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Dominic Ryan's time is right now


Dominic Ryan in action during a squad session this week: 'I'm just going to out there and give it everything I have.' Photo: Matt Browne / SPORTSFILE

Dominic Ryan in action during a squad session this week: 'I'm just going to out there and give it everything I have.' Photo: Matt Browne / SPORTSFILE


Dominic Ryan in action during a squad session this week: 'I'm just going to out there and give it everything I have.' Photo: Matt Browne / SPORTSFILE

Sometimes dreams really do come true.

Ireland new cap Dominic Ryan still remembers that evening so many moons ago.

He was eight or nine, not entirely sure which, up for devilment towards the end of the annual Landsdowne awards for the kids club.

"There used to be a small gap in the gate into the old Lansdowne Road," he recalled.

"We used to sneak in through the gap. None of the parents could get in. There were me and two other lads running around the pitch. It was getting dark and I heard people shouting.

"My Dad said: 'what the hell are you doing? You shouldn't be in there? Come on, we're going home.'"

I walked out and said: "Aw, Dad some day I'm going to play for Ireland in there".

From there to here, there has been a seam of talent to mine to begin with, a relentless work ethic and a dedication to fight through the scourge of two serious enough ankle injuries in 2012 and 2013.

"As a kid, it is a bit of a fantasy. As you get older, it becomes more of a reality. When you finally get named, reality sets in."

There have been coaches and mentors along the way.

It was at Gonzaga College where he first found someone to look up to, his current Leinster colleague Kevin McLaughlin.

"I was in first year when Kev' was in sixth year," said, the 24 year-old.

"He was number eight for the seniors and captain when I was number eight and captain for the first years. And he was my prefect.

"Everyone used to call me 'Mini Kev'. He's a great guy and he's been a bit of a role model for me growing up.

"Not many people do make it from Gonzaga. But, it's an attitude thing I think, more than anything else, when you're coming out of a school with a minority of international representation.

"He's paved the way and, hopefully, I'll follow."

Ryan really burst onto the Leinster scene in the season of 2010-2011 as a no-nonsense, hard-hitter in the mould of Sean O'Brien with 23 appearances, five of them in the Heineken Cup.

Then, the confidence-cracker of injury stagnated his momentum. He was stuck in neutral with an array of back row forwards hungry to eat up the minutes.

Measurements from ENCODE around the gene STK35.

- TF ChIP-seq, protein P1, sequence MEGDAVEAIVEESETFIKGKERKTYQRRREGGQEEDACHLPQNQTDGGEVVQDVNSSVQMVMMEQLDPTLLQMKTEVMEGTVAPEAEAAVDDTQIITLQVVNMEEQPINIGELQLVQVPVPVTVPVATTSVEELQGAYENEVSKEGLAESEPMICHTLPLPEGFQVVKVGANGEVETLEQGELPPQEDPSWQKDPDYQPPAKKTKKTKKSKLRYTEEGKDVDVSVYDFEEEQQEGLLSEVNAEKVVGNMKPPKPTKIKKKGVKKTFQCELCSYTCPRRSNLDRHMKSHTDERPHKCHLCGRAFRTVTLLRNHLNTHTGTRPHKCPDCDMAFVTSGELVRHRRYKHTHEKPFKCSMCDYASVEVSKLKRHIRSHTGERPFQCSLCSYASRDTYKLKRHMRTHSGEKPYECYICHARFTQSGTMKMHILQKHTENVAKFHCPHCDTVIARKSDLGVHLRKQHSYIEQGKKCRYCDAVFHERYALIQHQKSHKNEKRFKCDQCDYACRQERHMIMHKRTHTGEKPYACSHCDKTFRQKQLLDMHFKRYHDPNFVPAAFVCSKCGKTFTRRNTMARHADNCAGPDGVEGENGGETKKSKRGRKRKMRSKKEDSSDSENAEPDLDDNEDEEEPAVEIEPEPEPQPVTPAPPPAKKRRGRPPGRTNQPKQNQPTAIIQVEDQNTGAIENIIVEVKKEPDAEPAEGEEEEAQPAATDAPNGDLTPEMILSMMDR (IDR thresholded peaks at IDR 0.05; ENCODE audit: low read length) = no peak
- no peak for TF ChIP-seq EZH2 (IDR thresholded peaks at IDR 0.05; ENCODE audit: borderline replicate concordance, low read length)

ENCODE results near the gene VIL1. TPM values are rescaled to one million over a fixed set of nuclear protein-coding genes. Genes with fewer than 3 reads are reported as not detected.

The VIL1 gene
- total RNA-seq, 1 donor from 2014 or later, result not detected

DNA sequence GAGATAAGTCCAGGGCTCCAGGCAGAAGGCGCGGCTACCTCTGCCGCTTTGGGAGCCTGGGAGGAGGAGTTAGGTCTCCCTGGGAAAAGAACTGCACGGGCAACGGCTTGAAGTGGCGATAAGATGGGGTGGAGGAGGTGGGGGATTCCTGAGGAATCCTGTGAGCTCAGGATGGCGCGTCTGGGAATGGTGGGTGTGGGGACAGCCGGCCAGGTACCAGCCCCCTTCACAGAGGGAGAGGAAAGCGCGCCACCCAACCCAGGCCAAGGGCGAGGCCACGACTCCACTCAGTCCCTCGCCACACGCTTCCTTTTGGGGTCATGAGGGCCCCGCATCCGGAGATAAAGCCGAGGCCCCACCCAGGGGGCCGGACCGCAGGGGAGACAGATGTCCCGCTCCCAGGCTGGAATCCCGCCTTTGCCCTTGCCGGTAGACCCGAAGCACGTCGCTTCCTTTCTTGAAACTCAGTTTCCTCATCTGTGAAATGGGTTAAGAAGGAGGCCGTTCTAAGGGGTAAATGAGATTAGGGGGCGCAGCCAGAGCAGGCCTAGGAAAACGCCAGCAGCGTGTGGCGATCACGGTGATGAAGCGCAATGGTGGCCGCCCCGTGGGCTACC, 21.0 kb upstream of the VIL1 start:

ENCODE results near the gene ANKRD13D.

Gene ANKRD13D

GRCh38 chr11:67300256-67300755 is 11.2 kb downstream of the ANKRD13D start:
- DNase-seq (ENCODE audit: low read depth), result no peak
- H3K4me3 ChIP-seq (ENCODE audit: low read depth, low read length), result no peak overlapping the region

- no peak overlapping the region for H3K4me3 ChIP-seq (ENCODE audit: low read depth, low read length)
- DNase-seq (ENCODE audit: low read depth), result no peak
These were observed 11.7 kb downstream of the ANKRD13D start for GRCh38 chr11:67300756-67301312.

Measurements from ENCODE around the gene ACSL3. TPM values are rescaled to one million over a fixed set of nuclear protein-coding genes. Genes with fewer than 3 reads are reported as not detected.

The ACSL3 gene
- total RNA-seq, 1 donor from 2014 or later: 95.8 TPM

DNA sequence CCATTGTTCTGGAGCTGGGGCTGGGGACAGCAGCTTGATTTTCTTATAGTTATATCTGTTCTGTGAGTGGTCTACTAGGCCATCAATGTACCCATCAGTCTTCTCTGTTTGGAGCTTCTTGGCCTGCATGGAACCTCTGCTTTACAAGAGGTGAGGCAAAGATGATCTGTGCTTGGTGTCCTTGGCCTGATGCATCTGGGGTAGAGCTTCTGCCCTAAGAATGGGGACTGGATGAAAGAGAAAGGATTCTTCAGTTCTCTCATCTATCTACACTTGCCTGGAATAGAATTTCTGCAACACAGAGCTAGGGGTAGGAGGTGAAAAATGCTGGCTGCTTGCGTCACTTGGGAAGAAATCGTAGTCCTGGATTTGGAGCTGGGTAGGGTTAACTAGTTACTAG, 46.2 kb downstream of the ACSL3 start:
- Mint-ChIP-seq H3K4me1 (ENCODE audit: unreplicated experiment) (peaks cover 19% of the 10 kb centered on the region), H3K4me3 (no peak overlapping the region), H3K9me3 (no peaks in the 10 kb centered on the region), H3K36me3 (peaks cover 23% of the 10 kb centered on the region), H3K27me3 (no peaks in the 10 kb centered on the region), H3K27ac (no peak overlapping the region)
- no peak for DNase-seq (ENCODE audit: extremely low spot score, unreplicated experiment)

"I had two bad ankle injuries in two seasons. I was out of three-3 ½ months with each one. They knocked me back and I didn't get a consistent run of games. That would have been 2012 and 2013.

"It is a luxury for Leinster to have such a selection of good quality back rows.

"But, it's a pain in the ass for the players," he stated.

"It is about being patient. You can look at going to other clubs, different teams. But, you often want to stay at the best club in Europe. It's going to require patience if you're going to make it."

What goes around usually comes around.

This time last year, Ryan was looking at a lengthening queue of back rowers. There was Jamie Heaslip, Shane Jennings, Sean O'Brien, Rhys Ruddock, Jordi Murphy and McLaughlin.

And that was just at Leinster

Frustration. Anger. Negativity. These were elements that had to be fended off. He had the perseverance. He just needed the patience.

Sure enough, O'Brien, Jennings, Murphy, McLaughlin have all bitten the dust for a variety of injury reasons and time-frames this season.

This has led to eight starts, the space and time to find his rhythm and make an impact.

"I think if you look at the last time I had Ireland action, it was 2011 with the Wolfhounds. In terms of Emerging Ireland, I played the last two years.

"But, looking back to The Wolfhounds, things were progressing until a few injuries, a few setbacks.

"Rugby is not always in straight lines. It goes up and down.

"This is one of the rising points of my career."

Now that he is here, he has to make it count. Those broken bodies will mend. In the meantime, Ryan wants to make himself as indispensable as Dave Kearney, Chris Henry and Andrew Trimble did last year.

For the moment, he can only take it one game at a time. He knows coach Joe Schmidt will spot the good, the bad, the ugly.

"From now to kick-off, it is about mental preparation, visualisation, for me to get myself right," he confirmed.

The fact that he played out Leinster's two Champions Cup matches against Wasps and Castres Olympique can only benefit him.

"I am just going to go out there and give it everything I have," he said.

He will have to marry the technical detail to the steel edge that comes so naturally to him.

"If it is good enough to make an impression to be involved next week, you know, that's it.

"Joe always talks about doing stuff to make the person beside you look good. It is not necessarily all about you.

"If you ruck and clean deep to allow somebody to get around the corner and score a try, he's going to see that."